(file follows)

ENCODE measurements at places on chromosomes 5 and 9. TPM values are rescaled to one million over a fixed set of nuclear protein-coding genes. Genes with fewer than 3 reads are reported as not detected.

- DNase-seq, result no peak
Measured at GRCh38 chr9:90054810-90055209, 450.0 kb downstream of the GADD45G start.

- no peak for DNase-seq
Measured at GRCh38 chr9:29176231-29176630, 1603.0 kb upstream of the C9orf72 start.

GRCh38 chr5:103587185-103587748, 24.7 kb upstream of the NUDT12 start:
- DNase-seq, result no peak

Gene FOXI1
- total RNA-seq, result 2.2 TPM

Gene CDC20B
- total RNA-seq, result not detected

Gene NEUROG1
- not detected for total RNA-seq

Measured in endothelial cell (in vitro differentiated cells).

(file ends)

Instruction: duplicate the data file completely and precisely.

ENCODE measurements at places on chromosomes 5 and 9. TPM values are rescaled to one million over a fixed set of nuclear protein-coding genes. Genes with fewer than 3 reads are reported as not detected.

- DNase-seq, result no peak
Measured at GRCh38 chr9:90054810-90055209, 450.0 kb downstream of the GADD45G start.

- no peak for DNase-seq
Measured at GRCh38 chr9:29176231-29176630, 1603.0 kb upstream of the C9orf72 start.

GRCh38 chr5:103587185-103587748, 24.7 kb upstream of the NUDT12 start:
- DNase-seq, result no peak

Gene FOXI1
- total RNA-seq, result 2.2 TPM

Gene CDC20B
- total RNA-seq, result not detected

Gene NEUROG1
- not detected for total RNA-seq

Measured in endothelial cell (in vitro differentiated cells).